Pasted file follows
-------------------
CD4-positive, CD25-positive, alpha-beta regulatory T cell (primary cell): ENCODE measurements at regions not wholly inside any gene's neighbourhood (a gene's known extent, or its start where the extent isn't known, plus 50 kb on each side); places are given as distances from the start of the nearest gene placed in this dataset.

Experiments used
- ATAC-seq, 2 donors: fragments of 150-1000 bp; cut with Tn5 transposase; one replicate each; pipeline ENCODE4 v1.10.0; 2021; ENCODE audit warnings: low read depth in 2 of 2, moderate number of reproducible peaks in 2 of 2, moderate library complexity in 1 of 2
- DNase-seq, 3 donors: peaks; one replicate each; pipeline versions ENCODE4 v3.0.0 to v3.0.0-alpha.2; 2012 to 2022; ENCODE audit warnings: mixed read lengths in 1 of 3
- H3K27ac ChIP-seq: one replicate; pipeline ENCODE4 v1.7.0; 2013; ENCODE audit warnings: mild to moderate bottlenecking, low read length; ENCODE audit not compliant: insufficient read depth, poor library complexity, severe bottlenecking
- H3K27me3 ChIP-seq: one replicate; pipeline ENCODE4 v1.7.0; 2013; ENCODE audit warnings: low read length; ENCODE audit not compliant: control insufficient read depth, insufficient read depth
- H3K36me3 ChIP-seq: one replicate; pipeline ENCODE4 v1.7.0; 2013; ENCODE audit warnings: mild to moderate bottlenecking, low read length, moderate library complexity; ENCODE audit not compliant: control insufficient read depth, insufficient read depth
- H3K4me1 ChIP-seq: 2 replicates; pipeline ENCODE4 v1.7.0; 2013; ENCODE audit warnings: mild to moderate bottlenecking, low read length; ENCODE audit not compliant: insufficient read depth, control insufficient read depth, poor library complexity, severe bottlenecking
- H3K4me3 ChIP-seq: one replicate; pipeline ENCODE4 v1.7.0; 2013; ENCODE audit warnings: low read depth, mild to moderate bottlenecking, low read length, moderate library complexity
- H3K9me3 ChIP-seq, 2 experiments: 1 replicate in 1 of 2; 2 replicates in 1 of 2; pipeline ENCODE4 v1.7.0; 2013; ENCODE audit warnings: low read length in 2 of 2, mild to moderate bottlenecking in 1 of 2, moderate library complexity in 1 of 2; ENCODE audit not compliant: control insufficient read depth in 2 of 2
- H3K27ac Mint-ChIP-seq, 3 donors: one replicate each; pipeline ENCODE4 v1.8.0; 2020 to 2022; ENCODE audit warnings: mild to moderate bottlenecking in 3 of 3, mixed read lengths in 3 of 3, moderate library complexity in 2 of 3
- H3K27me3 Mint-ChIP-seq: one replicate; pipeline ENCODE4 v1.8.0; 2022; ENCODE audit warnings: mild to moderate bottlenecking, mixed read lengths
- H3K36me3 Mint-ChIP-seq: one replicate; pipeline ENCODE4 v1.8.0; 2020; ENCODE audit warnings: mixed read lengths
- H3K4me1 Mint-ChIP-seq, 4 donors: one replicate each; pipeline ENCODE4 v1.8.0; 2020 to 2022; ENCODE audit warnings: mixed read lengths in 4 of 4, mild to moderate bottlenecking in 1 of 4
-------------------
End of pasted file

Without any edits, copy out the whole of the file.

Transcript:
CD4-positive, CD25-positive, alpha-beta regulatory T cell (primary cell): ENCODE measurements at regions not wholly inside any gene's neighbourhood (a gene's known extent, or its start where the extent isn't known, plus 50 kb on each side); places are given as distances from the start of the nearest gene placed in this dataset.

Experiments used
- ATAC-seq, 2 donors: fragments of 150-1000 bp; cut with Tn5 transposase; one replicate each; pipeline ENCODE4 v1.10.0; 2021; ENCODE audit warnings: low read depth in 2 of 2, moderate number of reproducible peaks in 2 of 2, moderate library complexity in 1 of 2
- DNase-seq, 3 donors: peaks; one replicate each; pipeline versions ENCODE4 v3.0.0 to v3.0.0-alpha.2; 2012 to 2022; ENCODE audit warnings: mixed read lengths in 1 of 3
- H3K27ac ChIP-seq: one replicate; pipeline ENCODE4 v1.7.0; 2013; ENCODE audit warnings: mild to moderate bottlenecking, low read length; ENCODE audit not compliant: insufficient read depth, poor library complexity, severe bottlenecking
- H3K27me3 ChIP-seq: one replicate; pipeline ENCODE4 v1.7.0; 2013; ENCODE audit warnings: low read length; ENCODE audit not compliant: control insufficient read depth, insufficient read depth
- H3K36me3 ChIP-seq: one replicate; pipeline ENCODE4 v1.7.0; 2013; ENCODE audit warnings: mild to moderate bottlenecking, low read length, moderate library complexity; ENCODE audit not compliant: control insufficient read depth, insufficient read depth
- H3K4me1 ChIP-seq: 2 replicates; pipeline ENCODE4 v1.7.0; 2013; ENCODE audit warnings: mild to moderate bottlenecking, low read length; ENCODE audit not compliant: insufficient read depth, control insufficient read depth, poor library complexity, severe bottlenecking
- H3K4me3 ChIP-seq: one replicate; pipeline ENCODE4 v1.7.0; 2013; ENCODE audit warnings: low read depth, mild to moderate bottlenecking, low read length, moderate library complexity
- H3K9me3 ChIP-seq, 2 experiments: 1 replicate in 1 of 2; 2 replicates in 1 of 2; pipeline ENCODE4 v1.7.0; 2013; ENCODE audit warnings: low read length in 2 of 2, mild to moderate bottlenecking in 1 of 2, moderate library complexity in 1 of 2; ENCODE audit not compliant: control insufficient read depth in 2 of 2
- H3K27ac Mint-ChIP-seq, 3 donors: one replicate each; pipeline ENCODE4 v1.8.0; 2020 to 2022; ENCODE audit warnings: mild to moderate bottlenecking in 3 of 3, mixed read lengths in 3 of 3, moderate library complexity in 2 of 3
- H3K27me3 Mint-ChIP-seq: one replicate; pipeline ENCODE4 v1.8.0; 2022; ENCODE audit warnings: mild to moderate bottlenecking, mixed read lengths
- H3K36me3 Mint-ChIP-seq: one replicate; pipeline ENCODE4 v1.8.0; 2020; ENCODE audit warnings: mixed read lengths
- H3K4me1 Mint-ChIP-seq, 4 donors: one replicate each; pipeline ENCODE4 v1.8.0; 2020 to 2022; ENCODE audit warnings: mixed read lengths in 4 of 4, mild to moderate bottlenecking in 1 of 4